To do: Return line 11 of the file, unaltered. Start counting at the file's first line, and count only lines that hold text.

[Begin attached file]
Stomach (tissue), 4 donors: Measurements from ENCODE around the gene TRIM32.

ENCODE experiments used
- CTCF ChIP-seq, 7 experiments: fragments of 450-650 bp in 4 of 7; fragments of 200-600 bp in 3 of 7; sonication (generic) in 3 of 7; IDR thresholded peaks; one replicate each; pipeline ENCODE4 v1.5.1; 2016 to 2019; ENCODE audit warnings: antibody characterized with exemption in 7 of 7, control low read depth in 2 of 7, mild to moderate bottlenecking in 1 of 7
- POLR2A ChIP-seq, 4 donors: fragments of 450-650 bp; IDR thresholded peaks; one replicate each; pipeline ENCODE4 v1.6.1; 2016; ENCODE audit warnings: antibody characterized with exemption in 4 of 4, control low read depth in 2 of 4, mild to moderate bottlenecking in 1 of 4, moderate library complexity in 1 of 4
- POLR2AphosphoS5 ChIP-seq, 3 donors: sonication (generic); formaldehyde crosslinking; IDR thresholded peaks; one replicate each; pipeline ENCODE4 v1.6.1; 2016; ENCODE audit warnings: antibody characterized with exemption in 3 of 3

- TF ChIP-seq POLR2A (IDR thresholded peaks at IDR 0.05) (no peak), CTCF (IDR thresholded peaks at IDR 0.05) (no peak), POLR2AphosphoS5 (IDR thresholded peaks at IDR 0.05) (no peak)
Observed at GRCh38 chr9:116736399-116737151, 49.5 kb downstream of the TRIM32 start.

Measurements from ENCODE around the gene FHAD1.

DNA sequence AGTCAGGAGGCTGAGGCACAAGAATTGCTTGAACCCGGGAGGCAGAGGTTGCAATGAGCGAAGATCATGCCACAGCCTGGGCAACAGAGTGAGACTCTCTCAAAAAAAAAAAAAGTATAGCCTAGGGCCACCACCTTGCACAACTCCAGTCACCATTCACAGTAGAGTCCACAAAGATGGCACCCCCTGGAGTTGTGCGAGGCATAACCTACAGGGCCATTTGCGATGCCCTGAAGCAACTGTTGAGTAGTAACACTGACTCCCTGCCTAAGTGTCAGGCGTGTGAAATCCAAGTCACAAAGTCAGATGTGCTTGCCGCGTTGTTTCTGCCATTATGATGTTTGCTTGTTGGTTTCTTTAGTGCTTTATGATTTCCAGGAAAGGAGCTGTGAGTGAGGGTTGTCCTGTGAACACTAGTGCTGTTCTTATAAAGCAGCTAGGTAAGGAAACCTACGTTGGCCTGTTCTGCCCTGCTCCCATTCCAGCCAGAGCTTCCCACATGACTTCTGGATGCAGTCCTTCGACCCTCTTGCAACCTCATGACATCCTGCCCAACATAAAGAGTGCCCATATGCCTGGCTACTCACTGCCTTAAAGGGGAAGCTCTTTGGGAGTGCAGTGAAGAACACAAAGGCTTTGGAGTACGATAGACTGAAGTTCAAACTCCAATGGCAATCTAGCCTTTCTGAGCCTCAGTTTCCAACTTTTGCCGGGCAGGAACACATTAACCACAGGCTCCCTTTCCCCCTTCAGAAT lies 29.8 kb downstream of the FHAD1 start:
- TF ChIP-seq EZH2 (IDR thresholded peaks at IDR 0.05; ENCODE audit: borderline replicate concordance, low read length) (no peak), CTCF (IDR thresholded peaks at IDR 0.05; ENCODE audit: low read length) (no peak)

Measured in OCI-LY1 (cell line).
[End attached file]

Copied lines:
Measured in OCI-LY1 (cell line).